The youthful technology of data mining can sometimes be counterintuitive. So it's very important to understand...
the basics of the still-developing technology. This tip from Berson, Smith, and Thearling's book Building Data Mining Applications for CRM (McGraw-Hill) provides descriptions and insights into some of data mining's emerging technologies:
The common goals for all data mining applications and techniques include the detection, interpretation, and prediction of qualitative and/or quantitative patterns in data. To achieve these goals, data mining solutions employ a wide variety of machine learning, artificial intelligence, statistics, an database query processing. These techniques are also based on mathematical approaches such as multi-valued logic, approximation theory, and dynamic systems.
Let's take a closer look at the approaches that underlie the most contemporary research in data mining.
The induction approach is based on the principle of proceeding from the specific to the general (a reversal of the deduction process), and has its roots in machine learning and artificial intelligence (AI). It is usually implemented as a search through the space of possible scenarios or hypotheses, and employs some special criteria to arrive at a good generalization.
The database querying approach has its roots in the database management systems. It is based on the fact that because most corporate data stores are implemented as a form of data warehouse built on top of a relational database, then the process of data mining can be viewed as a form of a database query processing (albeit quite sophisticated). Research in this area is focused on two tacks:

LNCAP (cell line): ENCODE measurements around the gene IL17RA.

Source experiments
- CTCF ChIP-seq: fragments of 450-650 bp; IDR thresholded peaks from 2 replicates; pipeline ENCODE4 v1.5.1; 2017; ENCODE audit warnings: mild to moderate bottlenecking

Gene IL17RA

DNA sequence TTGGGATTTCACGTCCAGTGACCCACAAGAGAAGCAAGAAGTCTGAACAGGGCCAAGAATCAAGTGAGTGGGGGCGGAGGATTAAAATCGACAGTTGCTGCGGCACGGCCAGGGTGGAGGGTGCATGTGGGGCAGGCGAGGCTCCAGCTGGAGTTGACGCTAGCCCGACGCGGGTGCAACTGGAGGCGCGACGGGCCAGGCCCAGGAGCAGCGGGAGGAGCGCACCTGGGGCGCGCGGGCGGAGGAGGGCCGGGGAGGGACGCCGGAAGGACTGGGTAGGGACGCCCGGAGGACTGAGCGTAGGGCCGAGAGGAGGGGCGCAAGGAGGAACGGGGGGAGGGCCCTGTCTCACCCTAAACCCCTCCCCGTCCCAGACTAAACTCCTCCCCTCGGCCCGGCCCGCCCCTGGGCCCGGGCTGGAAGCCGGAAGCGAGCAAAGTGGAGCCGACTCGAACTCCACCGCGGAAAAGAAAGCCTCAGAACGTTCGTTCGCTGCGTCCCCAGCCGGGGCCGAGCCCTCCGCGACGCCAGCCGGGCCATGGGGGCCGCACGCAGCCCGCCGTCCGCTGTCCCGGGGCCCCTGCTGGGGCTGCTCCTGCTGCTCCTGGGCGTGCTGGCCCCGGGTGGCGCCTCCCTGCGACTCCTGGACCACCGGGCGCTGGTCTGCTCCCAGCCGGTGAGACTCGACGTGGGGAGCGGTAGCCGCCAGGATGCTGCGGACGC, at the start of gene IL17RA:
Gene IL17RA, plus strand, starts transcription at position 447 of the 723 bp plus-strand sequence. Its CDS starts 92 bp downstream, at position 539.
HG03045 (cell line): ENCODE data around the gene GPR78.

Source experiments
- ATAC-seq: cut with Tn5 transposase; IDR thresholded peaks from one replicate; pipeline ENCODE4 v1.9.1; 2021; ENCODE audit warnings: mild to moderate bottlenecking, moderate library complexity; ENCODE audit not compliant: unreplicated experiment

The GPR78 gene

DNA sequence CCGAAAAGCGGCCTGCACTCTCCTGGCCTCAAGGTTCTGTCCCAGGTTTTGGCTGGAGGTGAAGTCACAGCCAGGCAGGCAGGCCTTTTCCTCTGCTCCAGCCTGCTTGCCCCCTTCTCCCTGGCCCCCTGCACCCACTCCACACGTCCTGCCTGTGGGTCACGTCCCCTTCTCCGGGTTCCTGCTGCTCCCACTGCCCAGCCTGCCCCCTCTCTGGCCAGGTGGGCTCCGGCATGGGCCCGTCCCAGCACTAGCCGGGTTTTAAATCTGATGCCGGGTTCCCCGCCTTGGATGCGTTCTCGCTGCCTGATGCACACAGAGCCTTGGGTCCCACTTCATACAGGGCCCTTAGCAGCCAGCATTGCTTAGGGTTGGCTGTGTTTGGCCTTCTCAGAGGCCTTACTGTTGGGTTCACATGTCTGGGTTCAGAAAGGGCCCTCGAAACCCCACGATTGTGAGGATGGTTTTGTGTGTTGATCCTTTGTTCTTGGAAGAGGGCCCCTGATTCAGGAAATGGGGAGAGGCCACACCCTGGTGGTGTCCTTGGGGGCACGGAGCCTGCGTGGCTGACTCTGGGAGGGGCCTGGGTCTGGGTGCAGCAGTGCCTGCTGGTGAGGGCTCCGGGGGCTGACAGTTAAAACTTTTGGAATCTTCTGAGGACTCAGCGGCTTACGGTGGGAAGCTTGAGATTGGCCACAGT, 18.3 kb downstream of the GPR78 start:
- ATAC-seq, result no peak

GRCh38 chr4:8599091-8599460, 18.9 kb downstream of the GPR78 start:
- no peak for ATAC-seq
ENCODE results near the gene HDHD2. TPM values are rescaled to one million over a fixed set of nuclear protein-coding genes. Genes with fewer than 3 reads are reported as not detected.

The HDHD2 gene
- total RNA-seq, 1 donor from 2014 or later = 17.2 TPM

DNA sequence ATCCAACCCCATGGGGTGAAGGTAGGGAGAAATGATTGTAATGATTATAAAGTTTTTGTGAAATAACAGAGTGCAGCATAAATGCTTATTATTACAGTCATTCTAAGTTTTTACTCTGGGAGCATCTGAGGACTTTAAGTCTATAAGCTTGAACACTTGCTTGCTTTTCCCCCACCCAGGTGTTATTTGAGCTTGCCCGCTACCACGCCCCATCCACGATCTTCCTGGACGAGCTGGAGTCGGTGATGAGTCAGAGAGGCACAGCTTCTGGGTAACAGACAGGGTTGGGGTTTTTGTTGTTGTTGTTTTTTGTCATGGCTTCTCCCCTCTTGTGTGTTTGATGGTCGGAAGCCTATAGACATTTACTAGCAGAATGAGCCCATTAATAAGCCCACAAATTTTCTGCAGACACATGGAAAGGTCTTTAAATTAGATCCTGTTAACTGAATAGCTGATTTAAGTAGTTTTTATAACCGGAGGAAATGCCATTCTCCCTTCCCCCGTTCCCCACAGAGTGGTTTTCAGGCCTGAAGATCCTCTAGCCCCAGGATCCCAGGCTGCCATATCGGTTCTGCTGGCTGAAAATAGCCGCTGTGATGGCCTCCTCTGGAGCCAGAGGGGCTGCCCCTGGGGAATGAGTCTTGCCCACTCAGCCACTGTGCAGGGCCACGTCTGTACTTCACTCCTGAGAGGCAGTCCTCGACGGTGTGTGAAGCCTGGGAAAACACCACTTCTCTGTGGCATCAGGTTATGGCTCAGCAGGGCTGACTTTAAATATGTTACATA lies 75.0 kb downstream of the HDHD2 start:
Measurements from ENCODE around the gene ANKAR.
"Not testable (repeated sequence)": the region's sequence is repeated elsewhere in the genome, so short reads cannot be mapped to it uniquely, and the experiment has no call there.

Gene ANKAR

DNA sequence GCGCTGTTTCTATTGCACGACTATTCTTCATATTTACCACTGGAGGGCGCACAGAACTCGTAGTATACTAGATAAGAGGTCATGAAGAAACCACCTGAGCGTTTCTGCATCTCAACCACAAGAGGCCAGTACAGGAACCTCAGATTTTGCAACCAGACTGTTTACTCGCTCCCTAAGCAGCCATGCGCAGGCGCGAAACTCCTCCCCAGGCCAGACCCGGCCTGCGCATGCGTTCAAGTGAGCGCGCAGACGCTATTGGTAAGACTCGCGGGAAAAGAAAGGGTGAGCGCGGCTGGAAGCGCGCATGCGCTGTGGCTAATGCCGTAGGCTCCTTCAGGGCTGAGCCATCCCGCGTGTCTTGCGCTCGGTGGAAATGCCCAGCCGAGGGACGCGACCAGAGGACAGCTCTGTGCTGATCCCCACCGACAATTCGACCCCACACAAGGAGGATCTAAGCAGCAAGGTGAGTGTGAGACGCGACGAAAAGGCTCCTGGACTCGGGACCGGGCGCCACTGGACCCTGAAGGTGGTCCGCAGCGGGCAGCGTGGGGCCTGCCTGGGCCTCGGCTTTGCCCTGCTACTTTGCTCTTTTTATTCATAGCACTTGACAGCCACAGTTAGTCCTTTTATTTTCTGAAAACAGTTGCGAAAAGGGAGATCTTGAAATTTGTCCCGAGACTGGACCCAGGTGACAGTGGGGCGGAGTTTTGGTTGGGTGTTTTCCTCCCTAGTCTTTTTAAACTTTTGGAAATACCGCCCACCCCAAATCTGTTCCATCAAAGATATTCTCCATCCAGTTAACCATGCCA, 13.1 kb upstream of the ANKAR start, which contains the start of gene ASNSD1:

- Enhancements of the semantic expressions of query languages such as SQL (structured query language) and OQL (object query language) to allow a data mining question (e.g., find all customers that have a propensity to buy more of a given product) to be defined with the constraints of the language grammar
- Enhancements of the underlying data model; this approach is dealing with the issue of whether the relational data model that is a good vehicle for data abstraction is also a good model for data mining
The compression approach is based on the computational learning theory and the feasibility of models based on the Minimum Description Length principle. Several commercial data mining systems use this approach to determine the effectiveness of uncovered patterns. The essence of the approach is as follows:
- Several data mining techniques can be applied to the same data set to potentially yield similar results.
- Rather than use several techniques and perform an exhaustive analysis of all patterns, the idea is to compress the entire answer space to a smaller but stronger set of discovered patterns that are easier to describe; thus the approach is called compression.
The approach of approximation and searching may appear counterintuitive because it starts with the exact model and intentionally introduces approximations in the assumption that some hidden structures and patterns can be uncovered. This approach applies to text searching and text mining as well. For instance, a technique called Latent Semantic Indexing (patented by Bellcore), uses linear algebraic matrix transformations and approximations to identify hidden patterns in word usage, thus enabling searches beyond simple keyword matching. This and similar approaches can improve the efficiency of search algorithms by contracting the space of possible patterns.
In short, data mining, although it has its roots in several established areas of science and technology, is still an emerging science and is a subject of continuous research.
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